7 The teacher must consider how to create consistent, meaningful opportunities for conversations to occur in early childhood classrooms in order to develop and extend vocabulary development. It is important to note that from birth to about the age of five, children acquire about 10,000 vocabulary words (Bond & Wasik, 2009). During this time, children begin with one word and then build their vocabulary to the point where they can communicate in complex sentences. The main medium for this development is oral, children are exposed to environments that are filled with numerous opportunities to participate in conversations (Bond & Wasik, 2009). There are children however, who do not experience this level of interaction through conversation during their early years of life. In most instances, children s home experiences provide numerous opportunities for them to have many one-on-one conversations with adults. However, for many children, especially children living in poverty, language opportunities at home can be extremely limited (Bond & Wasik, 2009). Therefore a concerted focus on oral language with the aim of learning new vocabulary is of high importance. Students not only require quality learning opportunities to develop their vocabulary, students must receive quality feedback on their language use (Bond & Wasik, 2009) A key aspect of an oral language focus within the classroom is strategic questioning. Through asking open ended questions, a big book activity becomes more than just reading words to children, it fosters conversations, allowing the students to explore the meaning of vocabulary, the content of a story and to interact purposefully with the teacher and other children. Teachers need to use open ended questioning strategies to engage students in conversations and promote opportunities to use language. A key teaching strategy to promote cognitive engagement with words is through Strategic questioning, leading to deeper processing (Ebbers & Denton, 2008). Teachers may ask questions that encourage students to reason through new words or ask students to use their new vocabulary to answer questions within the learnt context. Asking questions that integrate two different vocabulary words also helps the students to make links within their vocabulary knowledge, helping to more effectively place the new words in longterm memory. It is important to note that the teacher cannot possibly teach all the words the student will need, therefore some degree of the learning strategies implemented need to be taught in such a way that the students can transfer the learning strategy to an unfamiliar context, environment or situation. Students need to learn how to figure out what an unknown word might mean when reading independently. Students can apply the strategic analysis of context clues and morpheme clues (Ebbers & Denton, 2008). Students who are accomplished vocabulary learners are able to use a combination of both clues to help develop meaning of a new word. Morpheme awareness relates to a student s knowledge of word parts such as roots, prefixes and suffixes, while the clues a student uses to interpret the context that contains the new vocabulary is equally important.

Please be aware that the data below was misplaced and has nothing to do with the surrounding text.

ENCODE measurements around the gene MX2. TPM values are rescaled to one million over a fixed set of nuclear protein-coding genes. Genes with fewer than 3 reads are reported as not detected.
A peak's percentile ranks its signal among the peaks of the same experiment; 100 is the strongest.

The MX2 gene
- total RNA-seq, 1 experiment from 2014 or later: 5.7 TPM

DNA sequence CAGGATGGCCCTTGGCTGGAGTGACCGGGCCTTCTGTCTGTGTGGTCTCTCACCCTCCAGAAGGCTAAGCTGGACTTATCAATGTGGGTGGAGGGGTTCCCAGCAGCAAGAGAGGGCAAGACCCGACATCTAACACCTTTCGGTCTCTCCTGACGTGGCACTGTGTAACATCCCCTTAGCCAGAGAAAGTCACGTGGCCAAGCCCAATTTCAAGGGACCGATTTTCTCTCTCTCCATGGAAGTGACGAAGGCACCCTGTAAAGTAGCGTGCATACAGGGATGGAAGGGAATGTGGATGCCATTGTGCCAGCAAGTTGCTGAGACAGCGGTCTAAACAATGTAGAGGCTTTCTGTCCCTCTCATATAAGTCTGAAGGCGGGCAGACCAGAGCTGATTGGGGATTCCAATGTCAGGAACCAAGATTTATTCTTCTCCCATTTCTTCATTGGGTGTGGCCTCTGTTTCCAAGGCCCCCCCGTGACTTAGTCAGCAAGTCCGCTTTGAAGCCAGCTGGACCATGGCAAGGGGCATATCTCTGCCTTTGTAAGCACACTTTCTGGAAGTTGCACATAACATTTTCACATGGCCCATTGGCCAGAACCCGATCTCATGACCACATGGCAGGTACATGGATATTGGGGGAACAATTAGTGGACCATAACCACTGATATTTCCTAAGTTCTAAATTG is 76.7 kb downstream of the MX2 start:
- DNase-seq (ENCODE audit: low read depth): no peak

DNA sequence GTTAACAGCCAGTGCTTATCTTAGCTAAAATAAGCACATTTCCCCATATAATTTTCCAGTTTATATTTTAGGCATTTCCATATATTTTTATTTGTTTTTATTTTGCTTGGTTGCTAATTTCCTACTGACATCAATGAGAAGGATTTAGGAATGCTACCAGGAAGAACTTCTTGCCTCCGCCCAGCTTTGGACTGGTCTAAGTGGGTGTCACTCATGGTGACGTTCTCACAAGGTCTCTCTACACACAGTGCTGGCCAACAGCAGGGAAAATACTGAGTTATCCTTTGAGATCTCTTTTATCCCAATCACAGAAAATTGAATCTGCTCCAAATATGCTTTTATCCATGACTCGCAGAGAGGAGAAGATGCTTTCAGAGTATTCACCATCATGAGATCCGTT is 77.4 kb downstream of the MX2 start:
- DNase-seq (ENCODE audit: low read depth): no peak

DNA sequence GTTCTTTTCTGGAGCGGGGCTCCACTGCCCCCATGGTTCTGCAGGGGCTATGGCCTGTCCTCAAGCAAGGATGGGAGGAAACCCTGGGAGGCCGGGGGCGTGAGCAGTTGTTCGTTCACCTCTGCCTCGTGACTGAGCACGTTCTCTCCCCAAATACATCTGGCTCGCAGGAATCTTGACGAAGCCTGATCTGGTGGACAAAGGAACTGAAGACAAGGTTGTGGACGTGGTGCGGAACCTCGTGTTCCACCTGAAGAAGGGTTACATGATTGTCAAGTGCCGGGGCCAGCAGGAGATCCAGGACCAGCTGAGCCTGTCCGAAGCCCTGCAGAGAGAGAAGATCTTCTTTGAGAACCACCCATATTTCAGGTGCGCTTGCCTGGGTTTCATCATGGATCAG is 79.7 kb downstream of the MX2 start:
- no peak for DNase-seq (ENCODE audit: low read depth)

8 Ebbers and Denton (2008) suggest that teaching strategies related to morphemic analysis has a strong potential for enhancing the vocabulary development for all readers, including those with reading difficulties. Effective use of context clues requires metalinguistic awareness, relating to a students ability to think about, plan and monitor the use of language. This is best achieved through explicit instruction in how to seek semantic clues from context by identifying synonyms, antonyms and prefixes. Students who have low reading skills find implementing these monitoring skills particularly challenging. Finally, for long term vocabulary learning to take place, Ebbers and Denton (2008) suggest that if teachers are to integrate many of the teaching practices I have mentioned so far, students are likely to increase their vocabulary knowledge. If teachers work collaboratively to create vocabulary focus throughout their school, the results will be even stronger (Ebbers & Denton, 2008). As with any teaching initiative, a whole school approach to developing student s vocabulary will allow for a greater chance for vocabulary goals and outcomes to be achieved. Bibliography Atay, D & Ozbulgan, C. (2007) Memory strategy instruction, contextual learning and ESP vocabulary recall. English for Specific Purposes, 26, pp Bavin, E.L, Prior, M, Reilly, S, Bretherton, L, Williams, J, Eadie, P, Barrett, Y, & Ukoumunne, O.C. (2008) The Early Language in Victoria Study: predicting vocabulary at age one and two years from gesture and object use. F. Child Lang. 35. pp Blasingame Jr, James & Nilsen, Alleen Pace. (2005) The Mouse That Roared: Teaching Vocabulary with Sourced-Based Lessons. English Journal. 94:4. pp59-64 Bond, M.A & Wasik, B.A. (2009) Conversation Stations: Promoting Language Development in Young Children. Early Childhood Education Journal. 36. pp Ebbers, S.M & Denton, C.A. (2008) A Root Awakening: Vocabulary Instruction for Older Students with Reading Difficulties. Learning Disabilities Research & Practice. 23:2. pp Husty, S & Jackson, J. (2008) Multi-sensory strategies for science vocabulary. Science and Children. 46. pp34 Milton, James (2008) Vocabulary uptake from informal learning tasks. Language Learning Journal. 36:2. pp Munro, J. K. (2008) Oral Language Supporting Early Literacy, Lecture notes. 2008